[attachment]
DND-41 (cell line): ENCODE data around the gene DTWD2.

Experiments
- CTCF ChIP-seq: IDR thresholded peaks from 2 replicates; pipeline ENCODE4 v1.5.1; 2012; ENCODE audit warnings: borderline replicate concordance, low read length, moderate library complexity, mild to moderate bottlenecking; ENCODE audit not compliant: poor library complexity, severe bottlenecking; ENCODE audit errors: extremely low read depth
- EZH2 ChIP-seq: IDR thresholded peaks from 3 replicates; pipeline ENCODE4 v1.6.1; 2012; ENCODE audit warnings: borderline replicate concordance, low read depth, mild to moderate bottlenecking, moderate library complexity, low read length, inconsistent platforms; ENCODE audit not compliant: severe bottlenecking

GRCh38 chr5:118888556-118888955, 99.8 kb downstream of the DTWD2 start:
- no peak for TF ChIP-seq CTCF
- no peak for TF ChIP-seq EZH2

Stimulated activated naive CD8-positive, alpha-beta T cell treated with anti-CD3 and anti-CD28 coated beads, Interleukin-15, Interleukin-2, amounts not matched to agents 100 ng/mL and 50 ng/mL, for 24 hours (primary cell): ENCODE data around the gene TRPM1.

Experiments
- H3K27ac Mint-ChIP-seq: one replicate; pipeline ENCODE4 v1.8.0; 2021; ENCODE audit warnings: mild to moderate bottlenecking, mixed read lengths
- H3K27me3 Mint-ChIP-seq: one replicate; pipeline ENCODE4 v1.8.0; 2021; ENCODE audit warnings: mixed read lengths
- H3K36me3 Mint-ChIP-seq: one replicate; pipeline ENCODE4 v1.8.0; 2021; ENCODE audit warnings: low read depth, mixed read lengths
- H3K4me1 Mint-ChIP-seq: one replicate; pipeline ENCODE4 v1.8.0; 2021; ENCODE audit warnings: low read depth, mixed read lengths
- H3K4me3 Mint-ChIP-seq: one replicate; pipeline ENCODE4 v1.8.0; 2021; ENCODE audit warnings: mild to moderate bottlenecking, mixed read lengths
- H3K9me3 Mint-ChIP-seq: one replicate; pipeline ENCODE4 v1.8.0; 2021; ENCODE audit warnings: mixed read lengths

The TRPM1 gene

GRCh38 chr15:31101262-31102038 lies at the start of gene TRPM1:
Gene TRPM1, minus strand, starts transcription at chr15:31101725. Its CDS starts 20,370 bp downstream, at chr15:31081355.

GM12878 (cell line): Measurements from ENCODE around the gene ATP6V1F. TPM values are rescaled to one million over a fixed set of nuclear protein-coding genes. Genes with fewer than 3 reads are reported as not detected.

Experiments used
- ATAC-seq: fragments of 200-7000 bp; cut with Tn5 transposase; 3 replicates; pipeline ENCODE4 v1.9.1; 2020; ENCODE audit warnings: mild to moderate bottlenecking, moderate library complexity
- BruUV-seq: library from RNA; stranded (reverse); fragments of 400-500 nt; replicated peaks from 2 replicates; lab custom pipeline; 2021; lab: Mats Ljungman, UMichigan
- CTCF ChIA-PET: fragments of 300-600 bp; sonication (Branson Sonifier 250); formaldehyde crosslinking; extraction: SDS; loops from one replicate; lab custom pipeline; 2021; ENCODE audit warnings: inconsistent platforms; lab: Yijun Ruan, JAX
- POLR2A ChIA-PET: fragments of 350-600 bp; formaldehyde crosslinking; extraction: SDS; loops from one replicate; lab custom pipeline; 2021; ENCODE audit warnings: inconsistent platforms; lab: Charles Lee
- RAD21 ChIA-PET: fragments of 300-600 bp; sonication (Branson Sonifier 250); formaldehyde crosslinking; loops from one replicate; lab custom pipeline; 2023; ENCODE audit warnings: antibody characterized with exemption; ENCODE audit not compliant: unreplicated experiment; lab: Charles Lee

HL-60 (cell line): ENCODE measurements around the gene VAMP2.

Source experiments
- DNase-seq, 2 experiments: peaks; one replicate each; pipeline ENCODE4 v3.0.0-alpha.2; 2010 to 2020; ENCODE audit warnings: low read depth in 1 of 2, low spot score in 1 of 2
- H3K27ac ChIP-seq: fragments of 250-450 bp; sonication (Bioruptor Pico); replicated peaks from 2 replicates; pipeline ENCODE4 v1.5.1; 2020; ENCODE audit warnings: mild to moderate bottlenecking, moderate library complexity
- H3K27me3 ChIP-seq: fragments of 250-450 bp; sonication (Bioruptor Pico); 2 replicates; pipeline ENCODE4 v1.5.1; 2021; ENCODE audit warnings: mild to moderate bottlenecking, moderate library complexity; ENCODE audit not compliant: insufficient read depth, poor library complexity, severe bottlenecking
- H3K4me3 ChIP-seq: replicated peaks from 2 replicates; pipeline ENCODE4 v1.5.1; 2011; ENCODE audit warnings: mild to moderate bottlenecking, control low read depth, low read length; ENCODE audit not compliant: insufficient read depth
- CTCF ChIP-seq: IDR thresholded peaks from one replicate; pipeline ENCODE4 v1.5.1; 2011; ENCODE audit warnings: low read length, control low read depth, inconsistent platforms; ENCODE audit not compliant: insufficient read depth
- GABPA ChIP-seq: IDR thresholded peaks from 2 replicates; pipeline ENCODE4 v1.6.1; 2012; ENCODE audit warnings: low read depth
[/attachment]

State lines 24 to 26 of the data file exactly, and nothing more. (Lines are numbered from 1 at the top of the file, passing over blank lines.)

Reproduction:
- POLR2A ChIA-PET: fragments of 350-600 bp; formaldehyde crosslinking; extraction: SDS; loops from one replicate; lab custom pipeline; 2021; ENCODE audit warnings: inconsistent platforms; lab: Charles Lee
- RAD21 ChIA-PET: fragments of 300-600 bp; sonication (Branson Sonifier 250); formaldehyde crosslinking; loops from one replicate; lab custom pipeline; 2023; ENCODE audit warnings: antibody characterized with exemption; ENCODE audit not compliant: unreplicated experiment; lab: Charles Lee

HL-60 (cell line): ENCODE measurements around the gene VAMP2.